The consequences of their distinct trajectories are not just economic, however. The siblings rarely speak. "My mother is sort of the intermediary," Skip relates. "I'll ask her how my brother's doing." Both brothers are at a loss for why they don't communicate more, chalking it up to the age difference, spaced just a few years apart -- but separated by a generation gap. Siblings in American society already have less contact than those in most other countries, so when a relationship is fraught with social and economic differences, nothing is written in blood -- so to speak -- saying that siblings have to stay in touch. Of course, with an emotionally distant father, family psychological dynamics probably didn't help matters between Skip and Jim.

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The Rude Mechanical Orchestra

The band, whose 30-odd revolving members dress in green and black, usually donates its services. One exception came in 2008 when it accompanied the indie-rockers Matt and Kim at the McCarren Park Pool in Brooklyn. The proceeds enabled them to buy a biofuel bus that transported the musicians and their instruments to St. Paul, Minn., where they joined protests during the Republican National Convention.
The band’s repertoire includes Balkan marching tunes, Brazilian sambas and klezmer dirges. Some compositions sound as though they could be played during the halftime of a college football game, but for their unapologetically polemical edge. Commonly performed songs include “The Internationale,” “The Smash-a-Bank Polka” and “Which Side Are You On?,” which was popularized by Pete Seeger and is performed with a syncopated swing.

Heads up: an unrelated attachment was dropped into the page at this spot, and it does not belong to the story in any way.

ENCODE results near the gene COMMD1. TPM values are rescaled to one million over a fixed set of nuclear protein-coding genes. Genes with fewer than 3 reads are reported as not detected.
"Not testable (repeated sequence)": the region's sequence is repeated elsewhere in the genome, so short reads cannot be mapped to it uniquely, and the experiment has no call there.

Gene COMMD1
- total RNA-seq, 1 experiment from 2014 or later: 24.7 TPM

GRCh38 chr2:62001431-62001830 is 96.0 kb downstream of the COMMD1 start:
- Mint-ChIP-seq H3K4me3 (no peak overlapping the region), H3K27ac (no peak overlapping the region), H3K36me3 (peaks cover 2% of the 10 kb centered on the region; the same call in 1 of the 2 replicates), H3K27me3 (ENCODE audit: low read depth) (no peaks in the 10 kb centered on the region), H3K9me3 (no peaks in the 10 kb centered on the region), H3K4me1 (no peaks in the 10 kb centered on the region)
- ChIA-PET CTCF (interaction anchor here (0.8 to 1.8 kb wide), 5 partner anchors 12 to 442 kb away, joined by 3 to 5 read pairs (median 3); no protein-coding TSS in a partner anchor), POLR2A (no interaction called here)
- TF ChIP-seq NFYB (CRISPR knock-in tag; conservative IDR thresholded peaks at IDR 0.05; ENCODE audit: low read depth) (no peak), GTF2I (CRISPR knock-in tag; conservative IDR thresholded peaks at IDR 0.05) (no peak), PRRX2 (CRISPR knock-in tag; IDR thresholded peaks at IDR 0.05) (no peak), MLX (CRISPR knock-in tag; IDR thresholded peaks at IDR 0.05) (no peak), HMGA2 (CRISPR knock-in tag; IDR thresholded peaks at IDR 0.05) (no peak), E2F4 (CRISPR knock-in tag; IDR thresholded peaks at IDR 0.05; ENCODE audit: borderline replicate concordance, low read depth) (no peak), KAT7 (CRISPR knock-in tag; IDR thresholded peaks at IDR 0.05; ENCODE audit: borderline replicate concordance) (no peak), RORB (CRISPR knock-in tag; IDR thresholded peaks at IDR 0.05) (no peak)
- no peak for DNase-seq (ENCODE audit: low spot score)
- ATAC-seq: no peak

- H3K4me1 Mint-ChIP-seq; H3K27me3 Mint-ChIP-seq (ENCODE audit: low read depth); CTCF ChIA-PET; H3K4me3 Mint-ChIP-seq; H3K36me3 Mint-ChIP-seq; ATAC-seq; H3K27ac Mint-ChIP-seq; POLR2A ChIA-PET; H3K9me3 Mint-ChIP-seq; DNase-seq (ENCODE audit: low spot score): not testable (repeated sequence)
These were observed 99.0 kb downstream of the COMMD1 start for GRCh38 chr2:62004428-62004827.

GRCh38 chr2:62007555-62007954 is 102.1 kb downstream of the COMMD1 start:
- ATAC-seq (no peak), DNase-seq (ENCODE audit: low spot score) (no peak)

“We are interested in the idea of using music strategically to challenge power,” said Sarah Blust, a bass drummer and original member of the group. “We try to play music that harmonizes our mission and our politics.”

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Sunday, November 17, 2013

Puerto Rican Poodle Gangs

An older man and his wife recently moved into the house that was being refurbished. Shortly after moving they had a yard sale. I rescued a bunch of canning jars and children's books from the post-yard-sale trash pile. He was happy that I was excited about his trash. I even told Sylvia about the big green painted metal parrot with a glass eye, and she ran down to get it for her yard.

I see the couple now and again on my walks. They have two dogs, one a white shepherd and the other a white poodle. He told me that his wife always has to have two dogs so that they have each other. The poodle is blind from diabetes, but his wife is a nurse practitioner so she can give him insulin shots, one in the morning and one in the evening.